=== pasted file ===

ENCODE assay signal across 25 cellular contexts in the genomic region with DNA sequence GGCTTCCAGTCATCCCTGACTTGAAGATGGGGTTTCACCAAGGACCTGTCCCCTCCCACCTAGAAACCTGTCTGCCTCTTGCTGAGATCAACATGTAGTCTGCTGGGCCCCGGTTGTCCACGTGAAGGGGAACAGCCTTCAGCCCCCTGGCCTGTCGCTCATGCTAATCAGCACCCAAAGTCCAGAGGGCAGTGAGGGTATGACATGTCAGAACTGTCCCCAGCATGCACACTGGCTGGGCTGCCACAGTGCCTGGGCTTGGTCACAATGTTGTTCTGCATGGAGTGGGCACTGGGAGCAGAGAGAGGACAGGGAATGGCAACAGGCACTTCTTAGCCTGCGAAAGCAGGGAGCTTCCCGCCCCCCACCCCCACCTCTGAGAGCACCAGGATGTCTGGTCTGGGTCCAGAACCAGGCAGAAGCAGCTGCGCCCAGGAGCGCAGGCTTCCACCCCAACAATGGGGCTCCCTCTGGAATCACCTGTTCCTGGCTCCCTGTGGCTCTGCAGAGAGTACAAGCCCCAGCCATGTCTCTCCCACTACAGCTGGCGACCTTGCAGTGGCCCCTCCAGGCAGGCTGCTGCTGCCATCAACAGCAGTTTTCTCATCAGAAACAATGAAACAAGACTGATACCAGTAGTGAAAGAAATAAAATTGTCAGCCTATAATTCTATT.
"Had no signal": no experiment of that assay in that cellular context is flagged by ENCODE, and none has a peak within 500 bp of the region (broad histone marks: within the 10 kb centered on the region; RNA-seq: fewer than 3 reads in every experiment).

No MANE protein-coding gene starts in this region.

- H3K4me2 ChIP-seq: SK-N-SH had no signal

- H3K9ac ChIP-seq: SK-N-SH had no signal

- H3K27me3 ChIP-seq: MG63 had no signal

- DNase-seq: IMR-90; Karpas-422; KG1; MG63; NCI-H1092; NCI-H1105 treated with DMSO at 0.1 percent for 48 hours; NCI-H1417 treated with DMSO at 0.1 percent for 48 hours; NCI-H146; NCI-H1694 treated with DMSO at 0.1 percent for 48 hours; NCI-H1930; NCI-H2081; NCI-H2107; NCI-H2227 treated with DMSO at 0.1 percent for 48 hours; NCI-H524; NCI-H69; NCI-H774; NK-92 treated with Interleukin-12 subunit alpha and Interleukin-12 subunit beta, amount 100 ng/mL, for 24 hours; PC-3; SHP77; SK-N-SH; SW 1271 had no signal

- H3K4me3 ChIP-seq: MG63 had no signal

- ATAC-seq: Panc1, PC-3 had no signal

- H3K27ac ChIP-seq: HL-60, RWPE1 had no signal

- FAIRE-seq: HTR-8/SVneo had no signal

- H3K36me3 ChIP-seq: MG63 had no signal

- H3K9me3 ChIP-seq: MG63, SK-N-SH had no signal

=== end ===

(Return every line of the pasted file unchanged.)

ENCODE assay signal across 25 cellular contexts in the genomic region with DNA sequence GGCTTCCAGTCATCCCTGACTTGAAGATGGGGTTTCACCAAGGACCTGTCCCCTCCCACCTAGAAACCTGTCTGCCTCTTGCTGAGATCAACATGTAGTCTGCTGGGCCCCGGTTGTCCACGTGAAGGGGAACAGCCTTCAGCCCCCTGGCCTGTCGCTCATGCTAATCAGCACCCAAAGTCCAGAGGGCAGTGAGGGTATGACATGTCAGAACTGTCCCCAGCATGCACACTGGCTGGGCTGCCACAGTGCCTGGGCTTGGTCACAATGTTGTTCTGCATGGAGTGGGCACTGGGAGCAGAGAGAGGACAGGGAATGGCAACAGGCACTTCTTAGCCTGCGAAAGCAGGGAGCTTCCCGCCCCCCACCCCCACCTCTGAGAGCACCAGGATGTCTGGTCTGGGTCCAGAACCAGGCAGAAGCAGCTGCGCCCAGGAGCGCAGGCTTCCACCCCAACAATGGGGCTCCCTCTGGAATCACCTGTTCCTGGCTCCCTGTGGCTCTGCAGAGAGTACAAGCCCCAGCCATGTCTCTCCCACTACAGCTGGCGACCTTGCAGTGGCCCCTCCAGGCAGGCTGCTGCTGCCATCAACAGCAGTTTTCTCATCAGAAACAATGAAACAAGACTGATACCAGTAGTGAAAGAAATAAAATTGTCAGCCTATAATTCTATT.
"Had no signal": no experiment of that assay in that cellular context is flagged by ENCODE, and none has a peak within 500 bp of the region (broad histone marks: within the 10 kb centered on the region; RNA-seq: fewer than 3 reads in every experiment).

No MANE protein-coding gene starts in this region.

- H3K4me2 ChIP-seq: SK-N-SH had no signal

- H3K9ac ChIP-seq: SK-N-SH had no signal

- H3K27me3 ChIP-seq: MG63 had no signal

- DNase-seq: IMR-90; Karpas-422; KG1; MG63; NCI-H1092; NCI-H1105 treated with DMSO at 0.1 percent for 48 hours; NCI-H1417 treated with DMSO at 0.1 percent for 48 hours; NCI-H146; NCI-H1694 treated with DMSO at 0.1 percent for 48 hours; NCI-H1930; NCI-H2081; NCI-H2107; NCI-H2227 treated with DMSO at 0.1 percent for 48 hours; NCI-H524; NCI-H69; NCI-H774; NK-92 treated with Interleukin-12 subunit alpha and Interleukin-12 subunit beta, amount 100 ng/mL, for 24 hours; PC-3; SHP77; SK-N-SH; SW 1271 had no signal

- H3K4me3 ChIP-seq: MG63 had no signal

- ATAC-seq: Panc1, PC-3 had no signal

- H3K27ac ChIP-seq: HL-60, RWPE1 had no signal

- FAIRE-seq: HTR-8/SVneo had no signal

- H3K36me3 ChIP-seq: MG63 had no signal

- H3K9me3 ChIP-seq: MG63, SK-N-SH had no signal